Curse you, RAID!

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Brian Korver and I spent most of last night recovering severe filesystem corruption issues on a pair of our servers. For background for the rest of this post, here's the configuration of the machines:
  • Pentium 4 3 GHz
  • ASUS P4C800-E motherboards
  • 2x240 GB Maxtor SATA hard drives
  • FreeBSD 5.3/5.4

These ASUS motherboards have four SATA connectors, two tied to a Promise PDC20378 RAID controller and two tied to an Intel IHC5R. We had the drives set up in a RAID 1 (mirroring) configuration using the Promise controller, on the theory that this would provide high availability in the case of drive failure. Now, I'm the first to admit that my knowledge of RAID is sketchy and as I was about to discover, the gap between theory and practice is rather large in this case. Call this critical mistake 1.

The precipitating event for last evening's festivities was a hardware fault in one of the drives on machine #1 during a routine operating system upgrade. This caused the machine to hang. Upon reboot I discovered to my extreme dismay that fsck was also hanging trying to fix the hard drives. So much for high availability. Time to haul out the fixit CD, reboot, etc. Now, the thing you need to know about these machines. They're physically completely identical and they're installed in the rack one on top of the other (critical mistake #2) and so in the process of trying to salvage machine 1, I accidentally frobbed the reset switch of machine 2 (critical mistake #3), and apparently on these machines ACPI isn't set up to treat this as a clean powerdown (critical mistake #4).

Now, ordinarily this just entails a reboot and some machine slowage while the background fsck runs, but in this case we got the extra bonus of the fsck hanging on startup. Now, remember that unlike machine 1, there's absolutely nothing wrong with the hardware machine. It was pure pilot error and fsck should be able to recover, but what we're actually seeing in practice is that it halts (by which I mean complete machine unresponsiveness) to even the first hint of filesystem corruption. It's not just fsck, either--trying to make a tarcopy of the disk also causes hangage. Needless to say, this is not usual behavior for FreeBSD, which normally fscks just fine. The only other time I've seen this is on one of these machines about 6 months ago, and so at this point I'm starting to suspect that the problem is the RAID system or the FreeBSD RAID drivers and that I'm basically hosed.

Needless to say, I was a little despondent about the meltdown, but in the midst of my preparations for hari-kari, it came to me [*]: these drives are set up in a mirrored configuration, so each drive has a complete set of filesystems on them. The kernel can talk to each drive individually, so what if we just try to mount one of them directly rather than throuth the RAID? We try it and it superficially works, leading to the following restore procedure:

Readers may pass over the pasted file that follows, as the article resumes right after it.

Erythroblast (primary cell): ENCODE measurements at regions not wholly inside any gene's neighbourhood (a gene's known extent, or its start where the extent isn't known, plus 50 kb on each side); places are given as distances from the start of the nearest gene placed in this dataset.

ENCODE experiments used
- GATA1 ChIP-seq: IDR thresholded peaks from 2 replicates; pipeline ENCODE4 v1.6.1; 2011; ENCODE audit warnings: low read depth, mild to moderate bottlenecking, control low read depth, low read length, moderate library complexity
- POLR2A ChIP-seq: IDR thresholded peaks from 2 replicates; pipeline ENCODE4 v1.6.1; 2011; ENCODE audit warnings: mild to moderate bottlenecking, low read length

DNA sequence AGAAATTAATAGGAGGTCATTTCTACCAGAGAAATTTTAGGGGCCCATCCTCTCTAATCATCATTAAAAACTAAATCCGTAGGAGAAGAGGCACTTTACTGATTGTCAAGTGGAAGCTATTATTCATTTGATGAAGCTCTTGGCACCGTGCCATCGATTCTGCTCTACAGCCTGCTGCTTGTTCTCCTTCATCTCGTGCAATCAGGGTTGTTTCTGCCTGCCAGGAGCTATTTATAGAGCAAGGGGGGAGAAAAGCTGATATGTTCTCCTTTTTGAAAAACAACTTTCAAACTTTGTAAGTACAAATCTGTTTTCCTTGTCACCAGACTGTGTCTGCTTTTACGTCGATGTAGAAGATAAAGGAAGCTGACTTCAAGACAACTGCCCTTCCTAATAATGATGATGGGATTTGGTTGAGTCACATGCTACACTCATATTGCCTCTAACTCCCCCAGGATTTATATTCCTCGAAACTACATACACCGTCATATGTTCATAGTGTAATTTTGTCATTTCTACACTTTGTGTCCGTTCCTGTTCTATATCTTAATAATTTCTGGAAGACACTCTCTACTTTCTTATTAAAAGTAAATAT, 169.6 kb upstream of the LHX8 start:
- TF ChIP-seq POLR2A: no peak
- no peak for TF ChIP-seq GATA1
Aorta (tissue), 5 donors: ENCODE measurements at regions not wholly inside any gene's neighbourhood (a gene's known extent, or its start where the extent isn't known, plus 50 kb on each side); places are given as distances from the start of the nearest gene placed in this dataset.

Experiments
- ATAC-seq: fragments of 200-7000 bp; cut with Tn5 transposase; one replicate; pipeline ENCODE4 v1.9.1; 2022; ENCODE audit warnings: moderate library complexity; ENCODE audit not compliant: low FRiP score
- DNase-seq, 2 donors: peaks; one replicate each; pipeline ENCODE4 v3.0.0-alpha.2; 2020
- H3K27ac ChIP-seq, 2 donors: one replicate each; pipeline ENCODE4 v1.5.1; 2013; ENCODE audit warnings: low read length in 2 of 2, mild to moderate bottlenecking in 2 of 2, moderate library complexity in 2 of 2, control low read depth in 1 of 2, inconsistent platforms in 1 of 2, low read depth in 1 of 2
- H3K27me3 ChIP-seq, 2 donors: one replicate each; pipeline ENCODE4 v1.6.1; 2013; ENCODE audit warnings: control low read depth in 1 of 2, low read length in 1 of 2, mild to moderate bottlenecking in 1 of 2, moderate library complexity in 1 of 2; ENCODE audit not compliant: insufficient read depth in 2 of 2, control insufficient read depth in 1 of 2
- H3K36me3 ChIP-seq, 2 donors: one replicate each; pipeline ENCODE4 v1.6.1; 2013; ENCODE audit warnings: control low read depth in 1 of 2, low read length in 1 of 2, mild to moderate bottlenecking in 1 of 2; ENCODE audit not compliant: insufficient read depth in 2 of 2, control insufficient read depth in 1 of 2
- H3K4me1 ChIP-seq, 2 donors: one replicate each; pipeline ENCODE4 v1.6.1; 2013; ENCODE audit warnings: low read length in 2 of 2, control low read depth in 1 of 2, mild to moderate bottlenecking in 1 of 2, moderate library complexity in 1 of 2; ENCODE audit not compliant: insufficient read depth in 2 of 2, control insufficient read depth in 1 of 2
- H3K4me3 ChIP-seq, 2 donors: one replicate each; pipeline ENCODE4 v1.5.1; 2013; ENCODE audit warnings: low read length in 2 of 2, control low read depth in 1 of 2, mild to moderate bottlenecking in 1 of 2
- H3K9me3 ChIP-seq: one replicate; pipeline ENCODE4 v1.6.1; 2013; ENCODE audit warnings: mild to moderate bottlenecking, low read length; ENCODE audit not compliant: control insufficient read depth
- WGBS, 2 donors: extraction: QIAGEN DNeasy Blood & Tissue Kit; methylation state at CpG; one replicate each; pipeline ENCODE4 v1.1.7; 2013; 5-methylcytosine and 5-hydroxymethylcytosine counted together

1. Disconnect both drives from the Promise controller.
  2. Connect one drive up to the IHC5R, leaving--and this is important--the other unconnected as a backup in case we hose something on the restore.
  3. Turn off RAID on the IHC5R (it's got RAID 0 support)
  4. Boot up the kernel in single-user mode. At this point it hangs because it's trying to find the root partition on the RAID /dev/ar0s1a, which no longer exists.
  5. Key the right partition (/dev/ad10s1a) in at the provided prompt.
  6. Once the machine comes up single-user carefully fsck all the filesystems.
  7. Edit /etc/fstab so that all references to /dev/ar0s? point to /dev/ad10s1?.
  8. Reboot the machine.

This all worked fine for machine 2 (it was more important so we fixed it first) but when we got to machine 1, we got a DMA error off drive A (remember the hardware fault that kicked all this off?). No problem we'll use drive B. But when we tried it the system couldn't see drive B at all. A little investigation revealed that in all the screwing around we'd managed to knock the SATA connector off of drive B (stupid interference fit SATA connectors). Plugging that in seemed appropriate and let us see the drive.

At that point, we had working systems (without RAID and they're staying that way) and so were able to finish up:

  1. Take a fresh backup and put it in a safe place.
  2. Finish the system upgrade that we were doing when things went to hell.
Total elapsed time from first failure to going home for the evening: 7 hours.

1 Comments

One method of providing extra backup for this is to take a second RAID set or just a single drive and replicate to it periodically. Then if the drives are hosed, at least you have an almost real-time backup.

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